Saturday, November 03, 2007

Another technical humor post . . .

A couple of weeks ago, I posted some pieces I found at the Worse Than Failure Information Technology blog.

I visited again and found myself entranced once more with a discussion of Security Practices Gone Wild. First in the original post but perhaps even more by the comments made as a result of the post. Amazing what computer programmers have to deal with . . . and the kinds of things, then, that they think about.

To get you started, let me quote from the original post:
It's common knowledge that a security system is only as effective as its weakest point. You can install a reinforced steel door with a two-phase palm-print/retinal-scan entry to protect your home, but if you leave a first-floor window open, you're more vulnerable than your neighbor with a simple deadbolt. One of Nate's clients learned this lesson first hand with its e-commerce Web site. The operation didn't involve terribly sensitive data: there were no bank accounts, no Social Security numbers, nor even any credit card numbers. Pre-approved customers would simply sign in and place their orders. Accounts payable and fulfillment would take it from there.

Yet the Web site painted a different picture, featuring two-factor authentication, encrypted databases and a giant padlock graphic advertising "secure."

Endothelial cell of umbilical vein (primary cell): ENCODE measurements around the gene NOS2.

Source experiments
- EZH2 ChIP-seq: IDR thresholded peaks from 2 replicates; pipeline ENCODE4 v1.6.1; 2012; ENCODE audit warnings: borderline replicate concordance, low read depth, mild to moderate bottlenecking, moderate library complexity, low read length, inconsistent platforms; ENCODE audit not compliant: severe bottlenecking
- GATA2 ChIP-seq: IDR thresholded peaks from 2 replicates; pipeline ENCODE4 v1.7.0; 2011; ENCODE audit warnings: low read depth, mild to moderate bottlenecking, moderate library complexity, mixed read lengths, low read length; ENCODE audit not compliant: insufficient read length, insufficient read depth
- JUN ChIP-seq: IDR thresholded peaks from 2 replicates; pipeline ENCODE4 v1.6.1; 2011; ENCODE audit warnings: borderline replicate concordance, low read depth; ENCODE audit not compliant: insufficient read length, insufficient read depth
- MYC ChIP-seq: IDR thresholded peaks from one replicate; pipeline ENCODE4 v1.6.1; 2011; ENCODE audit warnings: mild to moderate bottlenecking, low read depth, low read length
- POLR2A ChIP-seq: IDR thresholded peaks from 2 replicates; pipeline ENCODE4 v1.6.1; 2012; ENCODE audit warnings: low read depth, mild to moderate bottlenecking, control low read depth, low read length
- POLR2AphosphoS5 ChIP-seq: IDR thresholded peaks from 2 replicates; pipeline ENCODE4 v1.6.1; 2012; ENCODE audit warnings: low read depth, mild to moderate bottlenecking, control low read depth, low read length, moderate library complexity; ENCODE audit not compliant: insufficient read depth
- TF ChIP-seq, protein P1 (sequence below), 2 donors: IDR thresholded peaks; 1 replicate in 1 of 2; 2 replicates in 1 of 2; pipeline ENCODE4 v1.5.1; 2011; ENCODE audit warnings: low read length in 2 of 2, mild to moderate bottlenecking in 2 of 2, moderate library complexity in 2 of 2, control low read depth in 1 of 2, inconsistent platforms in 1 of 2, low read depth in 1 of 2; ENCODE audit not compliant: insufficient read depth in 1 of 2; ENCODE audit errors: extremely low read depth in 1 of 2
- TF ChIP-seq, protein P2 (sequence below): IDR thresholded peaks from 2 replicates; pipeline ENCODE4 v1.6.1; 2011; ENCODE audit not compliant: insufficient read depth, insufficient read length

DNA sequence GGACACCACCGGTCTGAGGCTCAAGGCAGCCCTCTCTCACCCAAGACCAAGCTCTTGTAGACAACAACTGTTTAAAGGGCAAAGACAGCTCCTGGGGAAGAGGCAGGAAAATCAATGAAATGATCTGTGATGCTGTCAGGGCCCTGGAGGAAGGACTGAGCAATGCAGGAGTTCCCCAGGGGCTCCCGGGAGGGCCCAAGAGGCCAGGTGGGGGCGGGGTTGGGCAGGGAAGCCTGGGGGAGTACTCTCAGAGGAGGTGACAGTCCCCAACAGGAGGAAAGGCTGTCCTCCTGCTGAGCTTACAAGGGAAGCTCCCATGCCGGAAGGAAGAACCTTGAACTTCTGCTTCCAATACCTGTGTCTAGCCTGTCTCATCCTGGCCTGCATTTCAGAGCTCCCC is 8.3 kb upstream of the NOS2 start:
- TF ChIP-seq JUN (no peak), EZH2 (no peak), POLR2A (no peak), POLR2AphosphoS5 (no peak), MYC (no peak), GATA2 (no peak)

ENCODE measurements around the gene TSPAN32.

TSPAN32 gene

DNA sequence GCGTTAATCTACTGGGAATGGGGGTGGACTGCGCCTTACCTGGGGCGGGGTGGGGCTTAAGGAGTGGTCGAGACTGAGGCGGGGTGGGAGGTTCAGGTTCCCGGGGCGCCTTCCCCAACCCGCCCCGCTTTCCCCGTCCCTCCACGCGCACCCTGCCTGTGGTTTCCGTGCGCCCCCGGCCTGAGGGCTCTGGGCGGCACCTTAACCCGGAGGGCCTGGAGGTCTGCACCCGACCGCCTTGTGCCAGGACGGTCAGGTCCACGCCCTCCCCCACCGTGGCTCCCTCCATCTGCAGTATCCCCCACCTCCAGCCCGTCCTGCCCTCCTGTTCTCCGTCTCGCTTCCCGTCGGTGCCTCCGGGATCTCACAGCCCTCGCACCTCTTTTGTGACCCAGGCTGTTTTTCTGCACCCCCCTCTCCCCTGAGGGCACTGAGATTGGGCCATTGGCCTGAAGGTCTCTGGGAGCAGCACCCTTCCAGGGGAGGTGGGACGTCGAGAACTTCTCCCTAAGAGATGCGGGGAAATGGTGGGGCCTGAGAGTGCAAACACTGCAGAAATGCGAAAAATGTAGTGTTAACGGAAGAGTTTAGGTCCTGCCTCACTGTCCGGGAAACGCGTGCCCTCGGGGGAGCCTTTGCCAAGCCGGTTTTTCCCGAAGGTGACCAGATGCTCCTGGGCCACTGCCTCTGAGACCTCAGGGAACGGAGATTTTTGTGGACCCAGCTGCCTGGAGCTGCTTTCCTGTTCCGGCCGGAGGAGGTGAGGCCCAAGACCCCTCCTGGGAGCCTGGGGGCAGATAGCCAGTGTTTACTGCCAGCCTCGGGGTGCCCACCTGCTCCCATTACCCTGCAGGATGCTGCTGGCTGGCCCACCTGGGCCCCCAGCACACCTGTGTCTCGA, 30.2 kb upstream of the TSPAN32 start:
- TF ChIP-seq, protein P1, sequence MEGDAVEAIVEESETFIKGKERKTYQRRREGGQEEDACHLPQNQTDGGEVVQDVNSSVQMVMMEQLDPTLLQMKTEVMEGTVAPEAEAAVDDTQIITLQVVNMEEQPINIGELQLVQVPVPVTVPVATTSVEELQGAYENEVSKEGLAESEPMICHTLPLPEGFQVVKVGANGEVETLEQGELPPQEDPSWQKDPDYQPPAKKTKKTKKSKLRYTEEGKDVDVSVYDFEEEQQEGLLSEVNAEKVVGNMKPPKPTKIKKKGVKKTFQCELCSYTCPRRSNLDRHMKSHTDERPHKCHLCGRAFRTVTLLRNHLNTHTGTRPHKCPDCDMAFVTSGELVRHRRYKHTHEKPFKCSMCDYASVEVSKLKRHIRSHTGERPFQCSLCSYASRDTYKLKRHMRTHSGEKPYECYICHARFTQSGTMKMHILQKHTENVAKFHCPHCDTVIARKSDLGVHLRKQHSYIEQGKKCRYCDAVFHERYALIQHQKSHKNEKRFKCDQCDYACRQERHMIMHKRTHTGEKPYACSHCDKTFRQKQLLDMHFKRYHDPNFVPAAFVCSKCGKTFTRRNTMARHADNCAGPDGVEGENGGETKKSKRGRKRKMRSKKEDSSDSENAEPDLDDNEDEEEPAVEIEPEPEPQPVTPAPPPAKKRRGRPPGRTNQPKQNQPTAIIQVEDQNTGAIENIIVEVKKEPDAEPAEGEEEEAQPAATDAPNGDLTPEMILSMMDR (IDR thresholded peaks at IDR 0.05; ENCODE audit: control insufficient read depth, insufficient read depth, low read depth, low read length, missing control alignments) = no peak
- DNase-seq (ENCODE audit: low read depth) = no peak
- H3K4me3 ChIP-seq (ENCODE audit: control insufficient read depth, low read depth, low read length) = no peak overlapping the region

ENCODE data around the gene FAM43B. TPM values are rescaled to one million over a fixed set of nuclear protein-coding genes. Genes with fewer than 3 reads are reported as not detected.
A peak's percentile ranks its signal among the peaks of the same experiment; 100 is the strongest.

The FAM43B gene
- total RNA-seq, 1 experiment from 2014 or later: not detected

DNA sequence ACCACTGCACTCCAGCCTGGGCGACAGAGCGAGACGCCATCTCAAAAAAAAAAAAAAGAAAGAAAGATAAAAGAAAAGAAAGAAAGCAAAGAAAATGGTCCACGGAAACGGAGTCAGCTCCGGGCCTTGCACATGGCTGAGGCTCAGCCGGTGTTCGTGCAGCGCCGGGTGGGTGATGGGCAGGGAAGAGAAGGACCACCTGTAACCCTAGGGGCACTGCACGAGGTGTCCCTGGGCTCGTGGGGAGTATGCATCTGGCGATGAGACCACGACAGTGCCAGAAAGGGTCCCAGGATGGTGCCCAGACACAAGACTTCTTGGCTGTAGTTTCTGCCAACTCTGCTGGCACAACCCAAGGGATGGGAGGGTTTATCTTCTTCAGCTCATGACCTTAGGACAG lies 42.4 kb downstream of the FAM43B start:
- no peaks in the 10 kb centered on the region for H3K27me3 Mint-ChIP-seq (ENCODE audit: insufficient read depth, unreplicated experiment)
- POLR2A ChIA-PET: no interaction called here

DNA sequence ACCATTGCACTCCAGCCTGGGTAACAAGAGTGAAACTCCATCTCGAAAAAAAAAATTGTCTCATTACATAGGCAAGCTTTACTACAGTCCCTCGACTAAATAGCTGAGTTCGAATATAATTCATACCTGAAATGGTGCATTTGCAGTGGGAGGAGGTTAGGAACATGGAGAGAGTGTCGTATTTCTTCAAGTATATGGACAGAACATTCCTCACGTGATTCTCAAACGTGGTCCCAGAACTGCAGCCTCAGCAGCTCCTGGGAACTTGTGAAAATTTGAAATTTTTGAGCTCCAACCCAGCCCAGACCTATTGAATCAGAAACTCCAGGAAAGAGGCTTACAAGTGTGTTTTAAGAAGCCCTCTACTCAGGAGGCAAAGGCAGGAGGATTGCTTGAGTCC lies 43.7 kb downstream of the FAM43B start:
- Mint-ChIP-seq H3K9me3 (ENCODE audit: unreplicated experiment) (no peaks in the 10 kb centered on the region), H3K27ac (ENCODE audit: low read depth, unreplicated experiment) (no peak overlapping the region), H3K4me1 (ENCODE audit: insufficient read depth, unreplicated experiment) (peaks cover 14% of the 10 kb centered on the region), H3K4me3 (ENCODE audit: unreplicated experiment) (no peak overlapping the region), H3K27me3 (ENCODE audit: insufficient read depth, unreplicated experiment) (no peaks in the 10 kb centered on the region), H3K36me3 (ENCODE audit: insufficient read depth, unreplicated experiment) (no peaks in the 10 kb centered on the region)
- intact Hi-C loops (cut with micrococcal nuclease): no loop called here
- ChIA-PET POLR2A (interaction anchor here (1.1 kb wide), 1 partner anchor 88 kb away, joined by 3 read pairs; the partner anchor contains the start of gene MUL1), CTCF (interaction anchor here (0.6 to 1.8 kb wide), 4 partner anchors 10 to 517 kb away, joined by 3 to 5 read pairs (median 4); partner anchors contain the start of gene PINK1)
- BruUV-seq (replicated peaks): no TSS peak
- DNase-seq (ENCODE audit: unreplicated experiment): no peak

Before Nate's team arrived, hacking the Web site proved to be about as difficult as entering a house through an open, ground-floor window. The original developers managed to implement virtually every type of vulnerability:
  • Query String Replacement. Users could (and did) fiddle with the URL in the address bar (for example, changing "/viewOrder.asp?OrderNumber= 80023" to "/viewOrder.asp?OrderNumber= 80024") to view other customer's data.
  • SQL Injection. By using single-quote characters, attackers were able to easily "inject" SQL code. For example, typing "' OR '' = '" in the Password textbox would result in a query that asked for users "WHERE Password='' OR '' = ''." Because an empty string ('') is always equal to itself, this would always return a user.
  • Trusting the Browser. Instead of using server-side code to disable and hide unauthorized navigation links, CSS and JavaScript were used. A quick "View Source" or even a line or two of JavaScript type in the address bar could (and did) easily bypass the protection.
Every time the Web site was hacked, the original developers insisted it was an infrastructure problem. They had the company buy a secure certificate. Then they added a separate database server. Then they installed a firewall to put between the servers. Then an intrusion detection server. And so on. Still, hackers waltzed right in.

Eventually, the company decided that enough was enough and hired Nate and his team to remediate the problems. But his hands were tied as the client insisted on dictating security requirements. And dictate they did. . . .

. . . Oh. I posted this partially to "explain" how I got to (see my post directly beneath this one). --One of the respondents said the proposed security measures everyone was talking about reminded him of this "Security Issues" cartoon.
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